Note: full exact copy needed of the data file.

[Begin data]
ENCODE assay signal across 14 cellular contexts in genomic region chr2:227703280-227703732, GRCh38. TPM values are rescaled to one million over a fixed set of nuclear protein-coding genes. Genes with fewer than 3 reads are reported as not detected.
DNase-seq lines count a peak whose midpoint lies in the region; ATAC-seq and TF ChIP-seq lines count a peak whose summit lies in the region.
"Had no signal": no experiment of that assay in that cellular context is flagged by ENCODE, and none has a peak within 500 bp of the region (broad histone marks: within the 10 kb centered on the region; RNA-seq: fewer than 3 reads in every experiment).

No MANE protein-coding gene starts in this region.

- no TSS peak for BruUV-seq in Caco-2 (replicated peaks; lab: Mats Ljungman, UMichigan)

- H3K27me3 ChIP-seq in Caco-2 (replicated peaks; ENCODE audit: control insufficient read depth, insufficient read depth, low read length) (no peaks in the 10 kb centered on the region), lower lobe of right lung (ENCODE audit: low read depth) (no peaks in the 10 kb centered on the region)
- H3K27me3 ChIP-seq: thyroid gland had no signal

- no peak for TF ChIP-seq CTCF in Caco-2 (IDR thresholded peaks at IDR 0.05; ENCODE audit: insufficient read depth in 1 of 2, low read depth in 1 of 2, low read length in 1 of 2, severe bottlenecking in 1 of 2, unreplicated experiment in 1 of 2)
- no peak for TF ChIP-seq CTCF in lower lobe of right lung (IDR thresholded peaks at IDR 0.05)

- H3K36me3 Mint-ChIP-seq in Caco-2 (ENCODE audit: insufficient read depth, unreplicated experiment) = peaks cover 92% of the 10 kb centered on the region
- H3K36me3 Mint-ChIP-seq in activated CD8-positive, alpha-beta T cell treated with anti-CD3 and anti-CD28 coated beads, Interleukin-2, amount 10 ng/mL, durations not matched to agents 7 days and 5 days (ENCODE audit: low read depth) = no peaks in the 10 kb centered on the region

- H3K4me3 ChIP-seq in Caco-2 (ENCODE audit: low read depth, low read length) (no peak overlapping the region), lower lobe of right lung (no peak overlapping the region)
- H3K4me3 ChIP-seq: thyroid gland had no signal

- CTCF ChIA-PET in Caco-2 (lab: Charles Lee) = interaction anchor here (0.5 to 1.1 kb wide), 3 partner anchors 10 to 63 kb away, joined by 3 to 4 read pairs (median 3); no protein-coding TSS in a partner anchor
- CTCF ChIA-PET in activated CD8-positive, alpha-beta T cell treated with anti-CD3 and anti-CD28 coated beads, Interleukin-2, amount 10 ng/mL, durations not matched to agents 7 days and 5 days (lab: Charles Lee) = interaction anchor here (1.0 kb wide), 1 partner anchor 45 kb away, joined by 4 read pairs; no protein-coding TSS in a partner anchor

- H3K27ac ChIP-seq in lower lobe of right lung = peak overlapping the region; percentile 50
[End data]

ENCODE assay signal across 14 cellular contexts in genomic region chr2:227703280-227703732, GRCh38. TPM values are rescaled to one million over a fixed set of nuclear protein-coding genes. Genes with fewer than 3 reads are reported as not detected.
DNase-seq lines count a peak whose midpoint lies in the region; ATAC-seq and TF ChIP-seq lines count a peak whose summit lies in the region.
"Had no signal": no experiment of that assay in that cellular context is flagged by ENCODE, and none has a peak within 500 bp of the region (broad histone marks: within the 10 kb centered on the region; RNA-seq: fewer than 3 reads in every experiment).

No MANE protein-coding gene starts in this region.

- no TSS peak for BruUV-seq in Caco-2 (replicated peaks; lab: Mats Ljungman, UMichigan)

- H3K27me3 ChIP-seq in Caco-2 (replicated peaks; ENCODE audit: control insufficient read depth, insufficient read depth, low read length) (no peaks in the 10 kb centered on the region), lower lobe of right lung (ENCODE audit: low read depth) (no peaks in the 10 kb centered on the region)
- H3K27me3 ChIP-seq: thyroid gland had no signal

- no peak for TF ChIP-seq CTCF in Caco-2 (IDR thresholded peaks at IDR 0.05; ENCODE audit: insufficient read depth in 1 of 2, low read depth in 1 of 2, low read length in 1 of 2, severe bottlenecking in 1 of 2, unreplicated experiment in 1 of 2)
- no peak for TF ChIP-seq CTCF in lower lobe of right lung (IDR thresholded peaks at IDR 0.05)

- H3K36me3 Mint-ChIP-seq in Caco-2 (ENCODE audit: insufficient read depth, unreplicated experiment) = peaks cover 92% of the 10 kb centered on the region
- H3K36me3 Mint-ChIP-seq in activated CD8-positive, alpha-beta T cell treated with anti-CD3 and anti-CD28 coated beads, Interleukin-2, amount 10 ng/mL, durations not matched to agents 7 days and 5 days (ENCODE audit: low read depth) = no peaks in the 10 kb centered on the region

- H3K4me3 ChIP-seq in Caco-2 (ENCODE audit: low read depth, low read length) (no peak overlapping the region), lower lobe of right lung (no peak overlapping the region)
- H3K4me3 ChIP-seq: thyroid gland had no signal

- CTCF ChIA-PET in Caco-2 (lab: Charles Lee) = interaction anchor here (0.5 to 1.1 kb wide), 3 partner anchors 10 to 63 kb away, joined by 3 to 4 read pairs (median 3); no protein-coding TSS in a partner anchor
- CTCF ChIA-PET in activated CD8-positive, alpha-beta T cell treated with anti-CD3 and anti-CD28 coated beads, Interleukin-2, amount 10 ng/mL, durations not matched to agents 7 days and 5 days (lab: Charles Lee) = interaction anchor here (1.0 kb wide), 1 partner anchor 45 kb away, joined by 4 read pairs; no protein-coding TSS in a partner anchor

- H3K27ac ChIP-seq in lower lobe of right lung = peak overlapping the region; percentile 50